The Normal Town Council on Monday night heard updates about this weekend’s train derailment and fires, including that specialized equipment should arrive Tuesday to transport debris.

The continuing COVID pandemic, and the challenges facing the health department because of it, were the focus of Wednesday’s McLean County Board of Health meeting. 

The Bloomington City Council on Monday agreed to keep City Manager Tim Gleason on contract until March 2025, nine months longer than his current contract, and the earliest time he’s eligible for retirement.

Also at Monday’s remote meeting, the council voted to start its $4.3 million, Phase 2 water main project on Locust Street; and to add two youth members to the city’s police advisory board.

UPDATED 10 a.m. | The Normal Liquor Commission on Monday voted 5-2 to fine a bar and restaurant about $4,000 for violating COVID-19 mitigation rules.

Michele Steinbacher

A savanna restoration just off Normal’s Main Street could transform a long-forgotten space into an urban ecology showcase for Illinois State University.

WGLT file photo

District 87 could remove Columbus Day from its school calendar, in a symbolic gesture to demonstrate its opposition to the state’s legal holiday.  

On Wednesday, the board heard the proposal that calls for the 2021-22 school calendar to stop labeling the second Monday in October as “Columbus Day--No School.” Instead, that day simply would be grouped as one of 19 “non-attendance” days on the calendar.

The board is expected to vote on the change at its Feb. 10 meeting.

Starting this fall, Bloomington officially will celebrate Indigenous Peoples’ Day the second Monday of each October. 

City of Bloomington

Nearly 100 people took up the city's offer to ask questions about early designs for Bloomington’s new pool and skateboard area planned for O’Neil Park.

A project that will create an affordable senior housing development in a renovated building near Fairview Park moved forward Monday, with the Normal Town Council’s support.   

During the virtual meeting, the council unanimously approved the amended site plan for 901-905 N. Main St., at what’s known as the old Fairview building.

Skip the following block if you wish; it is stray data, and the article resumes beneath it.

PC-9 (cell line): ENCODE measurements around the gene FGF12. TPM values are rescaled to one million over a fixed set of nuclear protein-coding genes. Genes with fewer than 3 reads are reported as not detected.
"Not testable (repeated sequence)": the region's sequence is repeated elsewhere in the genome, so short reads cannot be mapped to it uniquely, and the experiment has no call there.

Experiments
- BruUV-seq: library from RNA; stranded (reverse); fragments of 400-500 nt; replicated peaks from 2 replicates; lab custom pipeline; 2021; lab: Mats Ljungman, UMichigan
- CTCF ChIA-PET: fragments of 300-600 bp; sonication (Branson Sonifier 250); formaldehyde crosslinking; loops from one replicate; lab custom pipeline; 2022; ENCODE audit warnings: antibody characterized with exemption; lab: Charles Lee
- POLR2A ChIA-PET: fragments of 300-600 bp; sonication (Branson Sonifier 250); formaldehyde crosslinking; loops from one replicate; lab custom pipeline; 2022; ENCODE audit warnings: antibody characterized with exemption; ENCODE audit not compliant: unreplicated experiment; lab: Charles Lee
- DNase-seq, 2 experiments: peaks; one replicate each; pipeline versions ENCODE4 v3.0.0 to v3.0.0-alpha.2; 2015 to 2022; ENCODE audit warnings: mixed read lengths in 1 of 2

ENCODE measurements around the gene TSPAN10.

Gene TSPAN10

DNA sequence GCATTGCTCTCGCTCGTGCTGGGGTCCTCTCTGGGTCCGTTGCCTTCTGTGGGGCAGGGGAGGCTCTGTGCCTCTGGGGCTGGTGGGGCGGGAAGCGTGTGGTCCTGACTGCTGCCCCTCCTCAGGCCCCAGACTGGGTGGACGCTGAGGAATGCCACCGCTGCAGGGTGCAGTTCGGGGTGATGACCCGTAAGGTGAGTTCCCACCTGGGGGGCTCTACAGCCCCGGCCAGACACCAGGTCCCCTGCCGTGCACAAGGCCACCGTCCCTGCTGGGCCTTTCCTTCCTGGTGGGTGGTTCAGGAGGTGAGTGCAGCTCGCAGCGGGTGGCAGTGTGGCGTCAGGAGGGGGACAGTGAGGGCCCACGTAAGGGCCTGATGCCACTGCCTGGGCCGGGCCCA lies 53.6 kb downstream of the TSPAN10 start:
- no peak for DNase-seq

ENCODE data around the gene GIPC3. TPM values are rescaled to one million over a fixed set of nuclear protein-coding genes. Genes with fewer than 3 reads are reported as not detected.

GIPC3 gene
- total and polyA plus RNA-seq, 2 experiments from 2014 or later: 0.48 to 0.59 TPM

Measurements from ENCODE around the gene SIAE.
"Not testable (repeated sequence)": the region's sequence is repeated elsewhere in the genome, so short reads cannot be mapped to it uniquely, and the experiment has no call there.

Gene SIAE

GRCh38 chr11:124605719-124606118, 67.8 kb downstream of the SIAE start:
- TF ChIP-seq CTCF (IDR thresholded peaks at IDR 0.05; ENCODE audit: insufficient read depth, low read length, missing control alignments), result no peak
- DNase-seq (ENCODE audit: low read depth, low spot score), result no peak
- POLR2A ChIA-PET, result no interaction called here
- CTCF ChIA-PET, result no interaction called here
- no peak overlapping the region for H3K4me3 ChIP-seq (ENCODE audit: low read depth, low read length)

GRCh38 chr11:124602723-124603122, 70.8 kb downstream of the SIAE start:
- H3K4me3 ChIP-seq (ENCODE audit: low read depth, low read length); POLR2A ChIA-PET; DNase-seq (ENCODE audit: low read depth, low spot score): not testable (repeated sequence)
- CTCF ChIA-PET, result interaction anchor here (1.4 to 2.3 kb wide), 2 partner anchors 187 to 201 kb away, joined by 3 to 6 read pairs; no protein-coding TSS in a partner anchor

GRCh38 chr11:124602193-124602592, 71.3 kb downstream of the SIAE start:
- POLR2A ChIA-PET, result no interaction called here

The community got a sneak peek Thursday into how the state might overhaul the Veterans Parkway/Empire Street hub, one of Bloomington’s busiest and most dangerous intersections.

The Illinois Department of Transportation (IDOT) hosted two virtual information sessions. Both offered preliminary findings of The Veterans Parkway at Empire Street (Interstate 55 Business/Illinois 9) Feasibility Study.

As Illinois' COVID-19 vaccine distribution begins its next phase Monday, many older residents and essential workers are eager to get their shots, officials said at Wednesday's meeting of the McLean County Board of Health.

The Bloomington City Council on Monday overwhelmingly voted to join the Welcoming Network, a nonprofit group that prides itself on creating inclusive environments for immigrants through community engagement, job training and other initiatives. 

Lawyers for the Town of Normal and a local business accused of violating COVID-19 restrictions faced off Tuesday at a Liquor Commission hearing, but a decision on the matter isn’t expected for several weeks.

The Normal Town Council on Monday OK’d spending about $150,000 on a three-year agreement with Midwest Fiber to continue the decades-old drop-box recycling program.

The Normal Town Council voted overwhelmingly Monday night to waive next year’s liquor license fees for certain businesses negatively affected by Restore Illinois’ pandemic closures and restrictions.

Next month, Bloomington City Council will hear a proposal on whether to research a national program that helps communities build an inclusive culture for immigrants and other populations. 

Ward 2 council member Donna Boelen presented the proposal to further study the Welcoming America Initiative during Monday's remote meeting. Despite passing 7-2, some on the council, as well as local immigrants-rights advocates, spoke against the idea.